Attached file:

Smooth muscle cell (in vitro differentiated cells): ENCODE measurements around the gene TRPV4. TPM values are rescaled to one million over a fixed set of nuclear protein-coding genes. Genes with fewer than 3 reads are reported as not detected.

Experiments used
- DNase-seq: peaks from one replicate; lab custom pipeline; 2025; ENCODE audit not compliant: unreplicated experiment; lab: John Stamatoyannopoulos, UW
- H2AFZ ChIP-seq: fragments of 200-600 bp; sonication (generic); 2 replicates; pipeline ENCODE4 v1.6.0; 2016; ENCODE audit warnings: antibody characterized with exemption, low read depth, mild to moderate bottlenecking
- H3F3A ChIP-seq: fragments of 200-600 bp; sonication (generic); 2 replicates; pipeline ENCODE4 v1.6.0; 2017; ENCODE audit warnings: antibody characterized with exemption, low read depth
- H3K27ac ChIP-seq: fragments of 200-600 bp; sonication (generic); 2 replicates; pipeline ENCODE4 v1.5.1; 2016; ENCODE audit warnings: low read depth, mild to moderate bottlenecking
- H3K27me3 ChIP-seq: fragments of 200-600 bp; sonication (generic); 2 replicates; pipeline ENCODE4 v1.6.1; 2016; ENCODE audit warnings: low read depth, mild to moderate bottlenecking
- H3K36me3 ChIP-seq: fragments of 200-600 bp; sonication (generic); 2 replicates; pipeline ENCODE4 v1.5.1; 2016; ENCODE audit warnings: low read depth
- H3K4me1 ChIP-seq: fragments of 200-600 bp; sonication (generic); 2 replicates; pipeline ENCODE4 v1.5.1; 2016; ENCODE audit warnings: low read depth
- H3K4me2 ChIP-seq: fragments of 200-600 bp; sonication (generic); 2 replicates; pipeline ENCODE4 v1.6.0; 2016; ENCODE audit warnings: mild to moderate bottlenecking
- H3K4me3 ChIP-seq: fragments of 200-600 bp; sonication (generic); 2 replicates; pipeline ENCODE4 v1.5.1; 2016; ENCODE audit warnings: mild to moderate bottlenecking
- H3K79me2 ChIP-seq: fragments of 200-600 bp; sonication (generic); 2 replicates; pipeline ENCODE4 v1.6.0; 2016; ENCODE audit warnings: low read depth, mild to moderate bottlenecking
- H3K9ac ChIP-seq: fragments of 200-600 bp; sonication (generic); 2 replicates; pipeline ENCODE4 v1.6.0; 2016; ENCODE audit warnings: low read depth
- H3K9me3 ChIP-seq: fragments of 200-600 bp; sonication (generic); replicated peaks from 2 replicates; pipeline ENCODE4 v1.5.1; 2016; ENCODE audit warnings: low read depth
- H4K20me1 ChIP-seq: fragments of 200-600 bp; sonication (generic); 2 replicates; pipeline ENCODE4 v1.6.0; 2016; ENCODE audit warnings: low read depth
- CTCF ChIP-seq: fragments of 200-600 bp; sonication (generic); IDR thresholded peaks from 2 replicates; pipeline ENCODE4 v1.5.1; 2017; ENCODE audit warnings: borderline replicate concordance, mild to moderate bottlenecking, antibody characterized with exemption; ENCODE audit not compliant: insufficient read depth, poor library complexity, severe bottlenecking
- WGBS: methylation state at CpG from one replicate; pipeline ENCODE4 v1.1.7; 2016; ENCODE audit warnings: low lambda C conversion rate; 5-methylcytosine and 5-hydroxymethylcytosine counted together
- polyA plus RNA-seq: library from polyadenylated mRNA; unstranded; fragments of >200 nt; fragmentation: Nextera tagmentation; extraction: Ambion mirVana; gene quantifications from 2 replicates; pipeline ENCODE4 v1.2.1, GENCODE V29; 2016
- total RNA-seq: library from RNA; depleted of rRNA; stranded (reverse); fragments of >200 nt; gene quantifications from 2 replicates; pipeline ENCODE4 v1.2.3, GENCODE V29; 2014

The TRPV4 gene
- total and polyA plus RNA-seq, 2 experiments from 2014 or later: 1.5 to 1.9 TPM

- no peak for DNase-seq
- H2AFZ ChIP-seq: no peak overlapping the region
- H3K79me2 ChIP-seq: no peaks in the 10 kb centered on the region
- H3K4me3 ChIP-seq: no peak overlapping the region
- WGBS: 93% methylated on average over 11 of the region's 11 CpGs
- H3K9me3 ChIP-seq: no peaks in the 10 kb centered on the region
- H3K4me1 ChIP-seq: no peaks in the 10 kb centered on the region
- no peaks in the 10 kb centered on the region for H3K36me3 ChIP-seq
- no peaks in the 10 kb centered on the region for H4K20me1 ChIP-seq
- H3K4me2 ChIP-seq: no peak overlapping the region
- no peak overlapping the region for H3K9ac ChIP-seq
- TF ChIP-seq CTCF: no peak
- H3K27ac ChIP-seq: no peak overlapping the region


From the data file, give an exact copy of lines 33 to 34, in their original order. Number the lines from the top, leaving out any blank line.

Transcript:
- TF ChIP-seq CTCF: no peak
- H3K27ac ChIP-seq: no peak overlapping the region